Resources for Researching American Pioneer Ancestors

+4 votes
264 views
I just ran across a helpful article on resources to use for tracking American pioneer ancestors and wanted to share it with the community:

http://familyhistorydaily.com/genealogy-help-and-how-to/ancestors-american-pioneers-heres-track-online/
in The Tree House by anonymous G2G6 Mach 3 (32k points)

3 Answers

0 votes

Every state would benefit by having such a format for its pioneers. As of June 25, 2017, nothing more has happened in our scope with this idea. Why not? Let's go!

by Roberta Burnett G2G6 Mach 2 (26.4k points)
Roberta. What proposal are you referring to ?
Jillaine, Hi, --The original of this idea was limited to the pioneers for one state only. I wanted (still want to) suggest that each state have a place to recognize its own pioneers. I live in a fairly new state, Arizona, and don't know anything about OUR pioneers. I'm pretty sure they would all be deceased by now, but we should be glad. The work they did would not only be manual but the intelligent and thorough work needed through brainpower should be recognized, or rather, MUST be recognized.  

Those who responded as shown below pretty much got it. --"By God, they've GOT IT!"
Roberta,

If you have a specific proposal for a specific project related to [fill-in-the-blank] pioneers, by all means propose it. But that is not what the original post of this thread was.
Then, Jillaine, wouldn't  you feel free to edit it so it reflects what YOU mean?
Sorry, Roberta, I have no idea what you're talking about.  The original post here from 2017 was a link to a resource.  There was nothing in it that was a proposal. It sounded like you had a proposal for something. I was suggesting you make one.
Jillaine, I suggest that we drop it. I think my comments above are ok (as in clear), and if someone wants to do something about broadening the content of the suggestion made by someone else, I'm sure that person will.
+1 vote
These resources do more to confuse the definition of pioneer than to clarify it. For example, California technically did not have pioneers, or rather, it had extremely few pioneers. A Pioneer (noun) is someone who moves to a territory before it becomes a state, and settles the area and develops the area, so that the territory can support a government. OTOH, a pioneer (adjective) is a metaphor. Someone can be the first of something and be called a pioneer in that field. Pioneer and pioneer are homonyms, not synonyms.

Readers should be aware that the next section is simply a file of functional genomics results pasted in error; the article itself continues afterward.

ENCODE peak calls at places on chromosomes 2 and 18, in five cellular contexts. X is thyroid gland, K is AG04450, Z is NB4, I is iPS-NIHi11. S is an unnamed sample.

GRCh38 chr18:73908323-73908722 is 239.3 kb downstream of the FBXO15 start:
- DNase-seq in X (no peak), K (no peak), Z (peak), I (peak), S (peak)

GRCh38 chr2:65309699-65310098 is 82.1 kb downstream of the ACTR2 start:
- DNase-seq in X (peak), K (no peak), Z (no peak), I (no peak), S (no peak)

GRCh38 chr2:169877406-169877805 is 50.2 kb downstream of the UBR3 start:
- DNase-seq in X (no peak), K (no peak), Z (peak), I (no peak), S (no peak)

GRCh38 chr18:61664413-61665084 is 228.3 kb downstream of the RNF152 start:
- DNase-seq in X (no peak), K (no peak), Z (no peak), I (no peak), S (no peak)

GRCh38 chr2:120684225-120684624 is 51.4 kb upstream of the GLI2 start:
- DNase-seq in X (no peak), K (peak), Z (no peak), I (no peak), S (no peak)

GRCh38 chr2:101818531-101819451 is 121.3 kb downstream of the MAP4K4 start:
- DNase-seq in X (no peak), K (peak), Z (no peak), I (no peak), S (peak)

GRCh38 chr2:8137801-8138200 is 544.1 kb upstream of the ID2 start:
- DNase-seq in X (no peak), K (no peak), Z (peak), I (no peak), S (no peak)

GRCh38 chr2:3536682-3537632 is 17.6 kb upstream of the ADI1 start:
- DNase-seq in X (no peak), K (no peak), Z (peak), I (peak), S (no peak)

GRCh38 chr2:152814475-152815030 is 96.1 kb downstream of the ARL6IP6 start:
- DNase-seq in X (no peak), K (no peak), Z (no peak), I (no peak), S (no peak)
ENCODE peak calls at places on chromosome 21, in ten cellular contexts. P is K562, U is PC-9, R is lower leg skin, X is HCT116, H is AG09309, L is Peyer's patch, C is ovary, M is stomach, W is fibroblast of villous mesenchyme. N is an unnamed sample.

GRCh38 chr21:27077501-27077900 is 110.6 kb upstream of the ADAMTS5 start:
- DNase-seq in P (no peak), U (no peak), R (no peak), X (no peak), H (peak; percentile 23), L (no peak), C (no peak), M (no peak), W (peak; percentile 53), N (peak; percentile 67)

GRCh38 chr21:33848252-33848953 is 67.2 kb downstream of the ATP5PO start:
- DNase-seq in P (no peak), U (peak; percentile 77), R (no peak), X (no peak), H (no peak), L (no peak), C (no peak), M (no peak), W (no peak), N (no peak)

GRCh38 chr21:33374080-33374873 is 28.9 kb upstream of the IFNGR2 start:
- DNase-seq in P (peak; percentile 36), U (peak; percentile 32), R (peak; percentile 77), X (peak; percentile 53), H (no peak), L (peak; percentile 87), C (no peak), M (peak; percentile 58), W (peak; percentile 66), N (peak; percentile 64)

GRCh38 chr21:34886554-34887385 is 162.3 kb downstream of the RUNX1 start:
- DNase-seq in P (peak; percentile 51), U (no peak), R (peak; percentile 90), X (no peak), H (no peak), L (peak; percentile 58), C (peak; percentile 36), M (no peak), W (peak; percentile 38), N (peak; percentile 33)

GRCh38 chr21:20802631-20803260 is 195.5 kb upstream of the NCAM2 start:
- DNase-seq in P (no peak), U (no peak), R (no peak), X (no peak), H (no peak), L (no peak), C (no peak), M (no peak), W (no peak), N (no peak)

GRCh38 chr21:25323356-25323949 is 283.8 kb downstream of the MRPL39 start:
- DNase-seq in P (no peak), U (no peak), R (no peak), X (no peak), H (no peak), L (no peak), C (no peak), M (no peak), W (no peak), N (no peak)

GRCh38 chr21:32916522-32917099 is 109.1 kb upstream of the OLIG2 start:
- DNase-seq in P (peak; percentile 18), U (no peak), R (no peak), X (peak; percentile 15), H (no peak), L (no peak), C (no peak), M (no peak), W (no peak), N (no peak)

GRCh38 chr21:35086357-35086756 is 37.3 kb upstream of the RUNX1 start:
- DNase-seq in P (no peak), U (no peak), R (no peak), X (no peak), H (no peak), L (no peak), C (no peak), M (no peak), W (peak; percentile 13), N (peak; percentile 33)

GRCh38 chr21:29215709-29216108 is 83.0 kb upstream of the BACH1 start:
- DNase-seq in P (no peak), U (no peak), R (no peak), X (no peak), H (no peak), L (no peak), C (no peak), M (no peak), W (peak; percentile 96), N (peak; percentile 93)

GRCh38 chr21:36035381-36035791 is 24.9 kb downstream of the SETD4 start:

For genealogy purposes, a Pioneer is an important class of people who contributed to the founding of a State government.

By the time California became a State, there were already railroads being built across the US. Wagon trails had already blazed trails and were made into roads. People moving to California could bring a wide assortment of tools and supplies to immediately build houses and businesses. This is nothing like the Pioneers who walked or boated into hostile Indian territory with a gun and an axe, and built a log home.

California was a territory for just two years, between 1848 and 1850. During that period was the California gold rush. The settlement of California began as a commercial enterprise in an age of technology. It was a completely different experience from the Pioneer periods in what is now the Eastern and Central US.
by David Thomson G2G6 Mach 1 (12.5k points)

Skipping my invaders proposal, I would think David that you would get more acceptance of your definition if it was qualified.  May I suggest State Pioneer for your category.

I sure feel strongly that my Dutch ancestors that came over in 1614 and shortly thereafter were pioneers, but they were not out to create a state, those that brought the folks that came wanted them to hold a place, set up trade and gather beaver hides to be picked up and taken back, colonization for profit, New Netherland bought land from the natives, and deveolped communities in Manhattan, and up the river in what would become Albany, later to be conquered by the English.

Others came a little later in the name of freedom to worship how they wanted north in Boston and that area, again States were not the aim at that time.